During that time, Mourning made five All-Star games (he made two more after he was a freak of nature force), All-NBA twice, including a first-team nod, and All-Defensive first team twice, and won Defensive Player of the Year in back- to-back years. Those two years, Mourning finished second and third in MVP voting.
That’s pretty awesome.
Is eight years enough to make the Hall of Fame? Probably not, although his ninth and 10th seasons were strong, just not epic.
Throw in the NBA championship, an Olympic gold medal and being a three-time All-American at Georgetown, it’s enough for Mourning.
Again, much like Webber, he’s no gimme. He was great, but never dominant short of those two seasons. Mourning might not get first-ballot love, but he’s a Hall of Famer.
If you didn’t buy Mourning’s argument with a small, early sample size, you might as well scroll down now.
After bursting on the NBA scene with comparisons to Magic Johnson in one hand, and Chris Rock commercials in the other, Hardaway played basically nine true full seasons due to a myriad of injuries.
In the first six healthy seasons, Lil Penny had averages of 18.6 ppg, 6.1 apg and 1.9 steals per game. Hardaway made four All-Star teams and three All-NBA teams, including two first-team nods, and had two top-10 finishes in MVP voting.
Hardaway’s career flew out of the gate, but his knee halted it quickly.
The body of work just isn’t there for Penny to make the Hall of Fame.
He didn’t make a single All-Star team. Never got a vote for MVP, nor did he ever sniff an All-NBA team.
So why is Horry under Hall of Fame consideration?
There are six players in the history of the sport who have won more NBA titles than Horry’s seven. All six are in the Hall of Fame (to be fair, Tom “Satch” Sanders is in as a contributor, not a player). In fact, Horry and Jim Loscutoff are the only players with at least six titles not in the Hall of Fame.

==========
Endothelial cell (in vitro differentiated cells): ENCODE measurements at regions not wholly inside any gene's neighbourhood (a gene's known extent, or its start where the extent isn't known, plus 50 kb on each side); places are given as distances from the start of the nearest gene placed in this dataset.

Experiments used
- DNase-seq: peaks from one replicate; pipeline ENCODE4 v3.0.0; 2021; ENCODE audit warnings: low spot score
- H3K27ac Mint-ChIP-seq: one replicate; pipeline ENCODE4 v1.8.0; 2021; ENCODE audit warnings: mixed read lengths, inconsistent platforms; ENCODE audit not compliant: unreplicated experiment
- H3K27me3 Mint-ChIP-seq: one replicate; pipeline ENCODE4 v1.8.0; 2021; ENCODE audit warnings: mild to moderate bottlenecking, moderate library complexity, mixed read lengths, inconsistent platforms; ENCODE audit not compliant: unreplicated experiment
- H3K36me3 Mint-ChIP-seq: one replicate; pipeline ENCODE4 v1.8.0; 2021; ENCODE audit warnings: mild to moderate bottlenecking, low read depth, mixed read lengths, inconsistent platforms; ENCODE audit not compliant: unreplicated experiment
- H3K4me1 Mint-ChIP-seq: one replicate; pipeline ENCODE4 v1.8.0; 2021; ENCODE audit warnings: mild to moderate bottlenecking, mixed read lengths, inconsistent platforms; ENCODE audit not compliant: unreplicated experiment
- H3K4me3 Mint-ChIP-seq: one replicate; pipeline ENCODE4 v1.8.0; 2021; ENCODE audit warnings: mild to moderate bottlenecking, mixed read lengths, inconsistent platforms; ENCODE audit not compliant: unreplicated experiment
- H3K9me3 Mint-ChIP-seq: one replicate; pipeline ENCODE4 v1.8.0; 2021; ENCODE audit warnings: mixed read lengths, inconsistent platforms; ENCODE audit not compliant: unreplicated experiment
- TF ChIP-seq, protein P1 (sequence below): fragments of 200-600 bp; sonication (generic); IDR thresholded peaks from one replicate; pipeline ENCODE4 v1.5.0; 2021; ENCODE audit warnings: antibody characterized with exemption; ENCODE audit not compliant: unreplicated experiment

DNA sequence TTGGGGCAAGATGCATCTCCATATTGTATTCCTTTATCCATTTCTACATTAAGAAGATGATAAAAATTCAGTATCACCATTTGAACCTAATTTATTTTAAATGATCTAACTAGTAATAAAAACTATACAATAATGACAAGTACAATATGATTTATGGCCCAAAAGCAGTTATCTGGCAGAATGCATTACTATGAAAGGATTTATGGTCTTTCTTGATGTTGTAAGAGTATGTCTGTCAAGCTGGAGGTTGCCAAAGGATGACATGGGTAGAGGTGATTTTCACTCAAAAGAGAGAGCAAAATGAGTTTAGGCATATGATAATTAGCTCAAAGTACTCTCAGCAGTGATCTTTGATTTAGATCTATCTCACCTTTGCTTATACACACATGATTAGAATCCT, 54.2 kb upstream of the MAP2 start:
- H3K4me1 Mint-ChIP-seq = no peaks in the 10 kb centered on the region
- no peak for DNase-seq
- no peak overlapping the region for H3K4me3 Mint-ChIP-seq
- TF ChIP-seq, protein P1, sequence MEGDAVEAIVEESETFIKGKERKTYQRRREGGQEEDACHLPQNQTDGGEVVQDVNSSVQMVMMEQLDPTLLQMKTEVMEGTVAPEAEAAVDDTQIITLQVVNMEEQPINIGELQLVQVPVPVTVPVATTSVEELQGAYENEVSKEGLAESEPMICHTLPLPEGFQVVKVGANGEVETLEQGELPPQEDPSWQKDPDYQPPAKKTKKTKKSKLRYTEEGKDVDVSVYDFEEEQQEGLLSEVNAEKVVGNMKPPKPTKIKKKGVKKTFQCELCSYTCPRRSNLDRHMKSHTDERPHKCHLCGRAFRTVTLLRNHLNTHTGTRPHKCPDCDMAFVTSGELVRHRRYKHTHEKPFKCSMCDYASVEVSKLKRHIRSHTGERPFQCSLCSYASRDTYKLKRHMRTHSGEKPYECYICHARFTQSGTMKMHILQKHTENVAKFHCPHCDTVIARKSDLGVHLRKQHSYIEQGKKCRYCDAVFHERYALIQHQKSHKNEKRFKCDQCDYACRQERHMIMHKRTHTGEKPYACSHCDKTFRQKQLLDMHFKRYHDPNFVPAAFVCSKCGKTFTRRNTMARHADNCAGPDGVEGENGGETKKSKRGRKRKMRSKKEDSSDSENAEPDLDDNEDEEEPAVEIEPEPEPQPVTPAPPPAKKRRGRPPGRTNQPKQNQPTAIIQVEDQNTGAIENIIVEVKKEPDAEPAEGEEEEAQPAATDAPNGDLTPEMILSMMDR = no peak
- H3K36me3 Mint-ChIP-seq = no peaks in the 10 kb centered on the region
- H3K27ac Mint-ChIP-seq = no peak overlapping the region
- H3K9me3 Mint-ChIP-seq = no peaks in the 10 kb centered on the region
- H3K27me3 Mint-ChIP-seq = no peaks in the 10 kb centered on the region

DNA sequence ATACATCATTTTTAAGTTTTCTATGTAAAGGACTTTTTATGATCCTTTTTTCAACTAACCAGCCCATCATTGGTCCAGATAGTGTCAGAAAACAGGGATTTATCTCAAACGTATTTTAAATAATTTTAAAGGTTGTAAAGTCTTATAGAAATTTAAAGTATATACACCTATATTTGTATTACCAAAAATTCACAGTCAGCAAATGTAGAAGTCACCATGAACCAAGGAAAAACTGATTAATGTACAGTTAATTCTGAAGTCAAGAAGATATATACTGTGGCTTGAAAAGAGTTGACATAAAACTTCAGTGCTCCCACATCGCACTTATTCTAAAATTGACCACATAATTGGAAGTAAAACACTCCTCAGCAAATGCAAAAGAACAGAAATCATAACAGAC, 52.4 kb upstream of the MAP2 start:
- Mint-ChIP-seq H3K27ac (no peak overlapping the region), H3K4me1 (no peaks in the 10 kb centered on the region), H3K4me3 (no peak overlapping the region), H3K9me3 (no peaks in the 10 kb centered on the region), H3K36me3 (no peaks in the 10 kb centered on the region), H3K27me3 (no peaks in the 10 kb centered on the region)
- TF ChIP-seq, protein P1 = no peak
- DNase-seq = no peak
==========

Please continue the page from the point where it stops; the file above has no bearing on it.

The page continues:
Horry was a critical member of each of those championship squads. You don’t get the moniker “Big Shot” Bob for being a mop-up guy at the end of the bench. Horry hit several humongous 3-point shots during his tenure with the Lakers and Spurs (he was in his first two seasons when the Houston Rockets won, but Horry started for both teams).
Is that enough?
Probably not, but it’s a fun debate. If winning is the true barometer of greatness, then Horry merits a conversation. Was he as important as Hakeem Olajuwon, Clyde Drexler, Kobe Bryant, Shaquille O’Neal or Tim Duncan? Duh, of course not, but he was a top-five contributor.
Problem for Horry is precedent.
Loscutoff was a member of Bill Russell’s 1960s Boston Celtics teams. He was not a huge star and his seven rings weren’t enough to warrant selection.
Guys like Michael Cooper and Kurt Rambis from the Showtime Lakers aren’t in the Hall. Neither are Ron Harper or Steve Kerr from more modern times. Role players, no matter how many big shots drained, are not welcome.
And Horry was a role player with a knack for the moment. Sorry, Big Shot.
Jim Brighters is NBA Editor for The Sports Network.